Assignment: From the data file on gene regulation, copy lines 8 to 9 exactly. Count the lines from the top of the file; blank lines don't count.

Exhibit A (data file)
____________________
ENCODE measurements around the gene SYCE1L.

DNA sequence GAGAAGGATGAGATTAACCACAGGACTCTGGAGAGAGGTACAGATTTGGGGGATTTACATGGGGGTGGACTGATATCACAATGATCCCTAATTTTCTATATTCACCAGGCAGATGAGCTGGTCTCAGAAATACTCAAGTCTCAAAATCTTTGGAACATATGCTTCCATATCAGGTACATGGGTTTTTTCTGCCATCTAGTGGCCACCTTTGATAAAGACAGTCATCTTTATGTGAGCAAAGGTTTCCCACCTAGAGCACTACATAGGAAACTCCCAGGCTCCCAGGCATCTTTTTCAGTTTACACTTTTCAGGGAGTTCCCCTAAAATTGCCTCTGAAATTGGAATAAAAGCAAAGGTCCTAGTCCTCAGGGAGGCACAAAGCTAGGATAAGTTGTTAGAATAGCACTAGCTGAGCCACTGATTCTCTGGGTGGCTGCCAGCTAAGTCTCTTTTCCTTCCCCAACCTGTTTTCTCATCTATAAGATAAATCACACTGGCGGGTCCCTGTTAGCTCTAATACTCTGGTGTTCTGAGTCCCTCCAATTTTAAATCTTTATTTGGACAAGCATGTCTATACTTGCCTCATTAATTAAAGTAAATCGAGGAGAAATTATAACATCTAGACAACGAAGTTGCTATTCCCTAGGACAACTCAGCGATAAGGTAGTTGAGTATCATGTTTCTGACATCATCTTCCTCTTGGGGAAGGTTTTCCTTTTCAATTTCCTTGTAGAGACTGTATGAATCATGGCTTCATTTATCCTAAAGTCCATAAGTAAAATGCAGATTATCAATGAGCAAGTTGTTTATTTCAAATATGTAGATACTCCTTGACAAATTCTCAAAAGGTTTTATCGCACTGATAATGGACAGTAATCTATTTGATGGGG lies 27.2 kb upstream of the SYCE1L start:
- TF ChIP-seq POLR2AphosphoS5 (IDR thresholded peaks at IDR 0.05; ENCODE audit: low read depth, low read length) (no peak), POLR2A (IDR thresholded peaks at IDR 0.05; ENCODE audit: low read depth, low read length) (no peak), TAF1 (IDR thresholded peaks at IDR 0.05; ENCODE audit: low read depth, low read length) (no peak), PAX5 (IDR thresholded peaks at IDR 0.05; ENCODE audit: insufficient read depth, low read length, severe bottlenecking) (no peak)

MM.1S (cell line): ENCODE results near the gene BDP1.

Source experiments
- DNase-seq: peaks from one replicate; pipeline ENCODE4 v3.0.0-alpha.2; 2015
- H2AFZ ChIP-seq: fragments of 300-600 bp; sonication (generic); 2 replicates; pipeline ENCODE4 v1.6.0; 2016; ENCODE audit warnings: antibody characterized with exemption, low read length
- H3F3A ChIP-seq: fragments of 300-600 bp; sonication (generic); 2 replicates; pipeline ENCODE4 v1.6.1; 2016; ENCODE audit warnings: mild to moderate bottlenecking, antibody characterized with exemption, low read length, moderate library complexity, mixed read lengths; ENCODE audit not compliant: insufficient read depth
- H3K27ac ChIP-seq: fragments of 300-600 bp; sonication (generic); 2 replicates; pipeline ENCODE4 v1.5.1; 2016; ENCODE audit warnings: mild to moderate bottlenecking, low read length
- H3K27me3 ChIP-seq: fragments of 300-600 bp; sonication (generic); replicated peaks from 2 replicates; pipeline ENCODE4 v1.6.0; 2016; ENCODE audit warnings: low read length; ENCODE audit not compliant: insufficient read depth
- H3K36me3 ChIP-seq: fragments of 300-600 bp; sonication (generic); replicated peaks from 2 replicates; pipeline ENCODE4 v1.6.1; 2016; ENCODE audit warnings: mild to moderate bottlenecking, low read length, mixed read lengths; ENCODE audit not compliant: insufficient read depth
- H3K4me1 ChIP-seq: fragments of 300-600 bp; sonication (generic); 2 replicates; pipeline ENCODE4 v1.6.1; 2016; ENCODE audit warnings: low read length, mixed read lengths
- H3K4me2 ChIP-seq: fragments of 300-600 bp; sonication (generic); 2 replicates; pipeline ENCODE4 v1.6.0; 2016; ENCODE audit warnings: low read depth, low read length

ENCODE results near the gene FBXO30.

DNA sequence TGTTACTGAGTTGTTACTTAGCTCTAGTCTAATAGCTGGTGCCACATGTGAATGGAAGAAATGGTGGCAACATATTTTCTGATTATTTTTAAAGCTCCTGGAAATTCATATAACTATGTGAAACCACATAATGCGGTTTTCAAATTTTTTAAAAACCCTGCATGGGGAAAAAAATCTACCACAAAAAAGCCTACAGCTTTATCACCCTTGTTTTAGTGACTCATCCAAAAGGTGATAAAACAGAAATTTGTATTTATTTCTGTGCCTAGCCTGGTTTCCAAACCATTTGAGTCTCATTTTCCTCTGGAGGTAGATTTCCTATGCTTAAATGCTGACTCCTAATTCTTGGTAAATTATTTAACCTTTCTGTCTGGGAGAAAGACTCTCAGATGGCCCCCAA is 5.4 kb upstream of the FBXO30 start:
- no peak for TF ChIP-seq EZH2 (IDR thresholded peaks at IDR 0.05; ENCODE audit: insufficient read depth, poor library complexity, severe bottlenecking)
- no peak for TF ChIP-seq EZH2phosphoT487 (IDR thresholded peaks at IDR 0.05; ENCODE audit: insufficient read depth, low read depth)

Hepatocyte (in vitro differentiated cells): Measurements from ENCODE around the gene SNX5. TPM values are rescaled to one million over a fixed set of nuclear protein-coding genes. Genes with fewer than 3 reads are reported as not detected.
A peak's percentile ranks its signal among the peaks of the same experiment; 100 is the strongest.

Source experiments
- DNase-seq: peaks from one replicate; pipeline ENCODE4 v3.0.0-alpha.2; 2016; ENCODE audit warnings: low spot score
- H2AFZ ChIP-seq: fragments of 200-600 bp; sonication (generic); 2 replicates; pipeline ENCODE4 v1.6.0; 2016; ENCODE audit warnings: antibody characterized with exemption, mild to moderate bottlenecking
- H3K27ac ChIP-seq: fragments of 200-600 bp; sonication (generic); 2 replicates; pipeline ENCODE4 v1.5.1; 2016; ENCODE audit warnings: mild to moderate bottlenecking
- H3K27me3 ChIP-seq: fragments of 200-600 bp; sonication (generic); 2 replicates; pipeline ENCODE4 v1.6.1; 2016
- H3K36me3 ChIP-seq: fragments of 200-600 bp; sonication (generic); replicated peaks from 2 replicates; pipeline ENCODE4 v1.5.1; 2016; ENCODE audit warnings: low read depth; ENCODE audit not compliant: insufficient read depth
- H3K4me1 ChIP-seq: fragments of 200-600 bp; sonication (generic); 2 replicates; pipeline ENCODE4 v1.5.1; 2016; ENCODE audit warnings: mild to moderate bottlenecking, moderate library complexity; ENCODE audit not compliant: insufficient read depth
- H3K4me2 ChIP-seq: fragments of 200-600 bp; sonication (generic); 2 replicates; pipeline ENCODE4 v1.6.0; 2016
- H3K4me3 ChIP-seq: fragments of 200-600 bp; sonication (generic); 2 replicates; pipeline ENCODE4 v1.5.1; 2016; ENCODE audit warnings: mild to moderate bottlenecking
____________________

- H3F3A ChIP-seq: fragments of 300-600 bp; sonication (generic); 2 replicates; pipeline ENCODE4 v1.6.1; 2016; ENCODE audit warnings: mild to moderate bottlenecking, antibody characterized with exemption, low read length, moderate library complexity, mixed read lengths; ENCODE audit not compliant: insufficient read depth
- H3K27ac ChIP-seq: fragments of 300-600 bp; sonication (generic); 2 replicates; pipeline ENCODE4 v1.5.1; 2016; ENCODE audit warnings: mild to moderate bottlenecking, low read length